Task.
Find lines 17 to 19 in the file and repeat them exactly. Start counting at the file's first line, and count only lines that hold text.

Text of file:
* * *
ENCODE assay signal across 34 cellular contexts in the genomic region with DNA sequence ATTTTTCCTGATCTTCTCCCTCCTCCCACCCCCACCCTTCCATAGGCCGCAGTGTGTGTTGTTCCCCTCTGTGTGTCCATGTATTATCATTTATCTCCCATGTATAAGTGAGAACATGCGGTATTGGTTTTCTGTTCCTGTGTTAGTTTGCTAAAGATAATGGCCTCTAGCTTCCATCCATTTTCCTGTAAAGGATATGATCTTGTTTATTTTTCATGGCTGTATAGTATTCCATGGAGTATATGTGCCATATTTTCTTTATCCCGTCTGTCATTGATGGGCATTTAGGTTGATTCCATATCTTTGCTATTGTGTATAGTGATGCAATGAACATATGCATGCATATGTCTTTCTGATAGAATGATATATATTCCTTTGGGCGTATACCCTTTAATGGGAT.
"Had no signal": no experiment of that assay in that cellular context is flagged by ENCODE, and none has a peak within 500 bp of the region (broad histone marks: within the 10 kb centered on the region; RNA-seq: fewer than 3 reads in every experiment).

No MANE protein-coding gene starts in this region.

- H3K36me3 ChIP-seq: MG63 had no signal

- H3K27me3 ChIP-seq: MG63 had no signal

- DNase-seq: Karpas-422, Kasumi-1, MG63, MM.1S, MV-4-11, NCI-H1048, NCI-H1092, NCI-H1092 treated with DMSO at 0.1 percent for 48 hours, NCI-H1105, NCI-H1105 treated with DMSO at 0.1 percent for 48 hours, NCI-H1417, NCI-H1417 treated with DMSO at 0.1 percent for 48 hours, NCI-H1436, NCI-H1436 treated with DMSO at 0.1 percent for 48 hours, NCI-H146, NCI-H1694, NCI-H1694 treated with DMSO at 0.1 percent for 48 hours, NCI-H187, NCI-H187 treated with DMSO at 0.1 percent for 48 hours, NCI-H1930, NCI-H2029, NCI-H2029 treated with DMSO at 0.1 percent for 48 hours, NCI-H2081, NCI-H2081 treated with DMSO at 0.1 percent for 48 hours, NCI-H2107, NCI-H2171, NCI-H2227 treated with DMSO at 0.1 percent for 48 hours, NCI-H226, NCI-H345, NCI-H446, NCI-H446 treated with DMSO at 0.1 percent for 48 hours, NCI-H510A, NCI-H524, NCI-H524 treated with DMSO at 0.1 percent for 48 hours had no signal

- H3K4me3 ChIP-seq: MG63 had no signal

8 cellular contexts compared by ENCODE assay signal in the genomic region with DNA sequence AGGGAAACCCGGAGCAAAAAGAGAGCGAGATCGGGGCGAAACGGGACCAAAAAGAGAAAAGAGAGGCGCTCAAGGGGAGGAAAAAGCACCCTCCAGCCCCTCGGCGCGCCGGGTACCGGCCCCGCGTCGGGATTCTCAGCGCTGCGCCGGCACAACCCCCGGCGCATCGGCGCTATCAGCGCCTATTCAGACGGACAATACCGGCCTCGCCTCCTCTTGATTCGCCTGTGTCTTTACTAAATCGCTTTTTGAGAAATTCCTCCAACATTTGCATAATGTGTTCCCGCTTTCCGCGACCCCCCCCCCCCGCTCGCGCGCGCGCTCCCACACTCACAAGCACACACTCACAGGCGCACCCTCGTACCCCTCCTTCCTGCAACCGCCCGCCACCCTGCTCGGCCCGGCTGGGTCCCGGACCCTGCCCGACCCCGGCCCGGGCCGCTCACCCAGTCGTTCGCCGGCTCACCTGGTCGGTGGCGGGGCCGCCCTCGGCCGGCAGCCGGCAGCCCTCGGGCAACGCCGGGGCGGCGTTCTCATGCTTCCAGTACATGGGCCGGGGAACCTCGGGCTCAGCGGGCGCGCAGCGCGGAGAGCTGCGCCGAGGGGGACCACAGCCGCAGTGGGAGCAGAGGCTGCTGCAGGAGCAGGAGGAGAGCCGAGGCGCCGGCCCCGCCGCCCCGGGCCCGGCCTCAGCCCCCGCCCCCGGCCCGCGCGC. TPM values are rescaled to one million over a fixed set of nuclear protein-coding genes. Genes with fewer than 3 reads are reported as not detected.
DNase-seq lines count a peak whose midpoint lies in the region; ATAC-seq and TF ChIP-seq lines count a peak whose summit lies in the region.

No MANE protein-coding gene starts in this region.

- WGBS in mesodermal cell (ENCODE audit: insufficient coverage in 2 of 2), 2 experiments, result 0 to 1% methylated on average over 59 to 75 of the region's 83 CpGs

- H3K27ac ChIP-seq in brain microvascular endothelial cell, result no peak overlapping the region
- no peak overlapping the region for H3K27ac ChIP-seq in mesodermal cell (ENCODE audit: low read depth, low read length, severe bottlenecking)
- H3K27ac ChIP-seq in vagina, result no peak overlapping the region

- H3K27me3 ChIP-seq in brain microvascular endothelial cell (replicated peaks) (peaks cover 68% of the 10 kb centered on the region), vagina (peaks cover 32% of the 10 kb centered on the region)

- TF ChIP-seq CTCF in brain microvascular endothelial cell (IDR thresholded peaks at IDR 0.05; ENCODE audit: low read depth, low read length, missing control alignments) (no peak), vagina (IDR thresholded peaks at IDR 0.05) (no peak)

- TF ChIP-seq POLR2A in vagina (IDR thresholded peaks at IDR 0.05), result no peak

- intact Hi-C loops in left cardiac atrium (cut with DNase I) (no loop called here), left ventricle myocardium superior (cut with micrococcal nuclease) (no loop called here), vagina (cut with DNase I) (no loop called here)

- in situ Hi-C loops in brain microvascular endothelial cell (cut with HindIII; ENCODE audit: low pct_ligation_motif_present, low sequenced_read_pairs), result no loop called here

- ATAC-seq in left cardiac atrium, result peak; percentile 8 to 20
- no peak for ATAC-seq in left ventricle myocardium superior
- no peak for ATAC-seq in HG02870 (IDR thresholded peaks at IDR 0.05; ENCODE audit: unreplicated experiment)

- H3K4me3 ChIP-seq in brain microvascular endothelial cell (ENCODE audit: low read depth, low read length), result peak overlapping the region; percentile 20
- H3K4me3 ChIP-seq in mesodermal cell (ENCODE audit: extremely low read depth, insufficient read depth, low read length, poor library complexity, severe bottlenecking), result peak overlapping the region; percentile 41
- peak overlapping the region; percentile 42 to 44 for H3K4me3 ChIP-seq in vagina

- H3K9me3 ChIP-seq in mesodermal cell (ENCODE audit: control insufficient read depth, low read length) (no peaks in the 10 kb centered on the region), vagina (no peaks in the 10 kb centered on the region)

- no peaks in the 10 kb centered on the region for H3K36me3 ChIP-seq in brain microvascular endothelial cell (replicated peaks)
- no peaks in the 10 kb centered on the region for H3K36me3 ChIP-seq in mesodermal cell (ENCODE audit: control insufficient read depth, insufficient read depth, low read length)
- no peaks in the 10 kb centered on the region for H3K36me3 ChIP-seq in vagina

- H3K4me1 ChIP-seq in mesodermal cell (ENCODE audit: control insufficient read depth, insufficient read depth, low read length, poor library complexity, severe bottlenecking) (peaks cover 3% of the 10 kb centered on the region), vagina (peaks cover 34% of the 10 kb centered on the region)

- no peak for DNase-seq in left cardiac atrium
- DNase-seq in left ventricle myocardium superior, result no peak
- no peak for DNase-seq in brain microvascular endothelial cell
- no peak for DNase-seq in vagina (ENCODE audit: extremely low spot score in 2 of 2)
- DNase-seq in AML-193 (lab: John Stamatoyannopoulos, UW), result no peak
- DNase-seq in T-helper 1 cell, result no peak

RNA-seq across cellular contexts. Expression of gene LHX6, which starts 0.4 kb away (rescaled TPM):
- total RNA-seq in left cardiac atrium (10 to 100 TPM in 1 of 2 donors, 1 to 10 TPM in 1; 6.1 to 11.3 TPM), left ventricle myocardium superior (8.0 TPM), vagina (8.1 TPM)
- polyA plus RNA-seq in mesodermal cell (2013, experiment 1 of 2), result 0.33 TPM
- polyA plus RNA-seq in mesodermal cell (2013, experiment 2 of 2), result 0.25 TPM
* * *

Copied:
- TF ChIP-seq POLR2A in vagina (IDR thresholded peaks at IDR 0.05), result no peak

- intact Hi-C loops in left cardiac atrium (cut with DNase I) (no loop called here), left ventricle myocardium superior (cut with micrococcal nuclease) (no loop called here), vagina (cut with DNase I) (no loop called here)

- in situ Hi-C loops in brain microvascular endothelial cell (cut with HindIII; ENCODE audit: low pct_ligation_motif_present, low sequenced_read_pairs), result no loop called here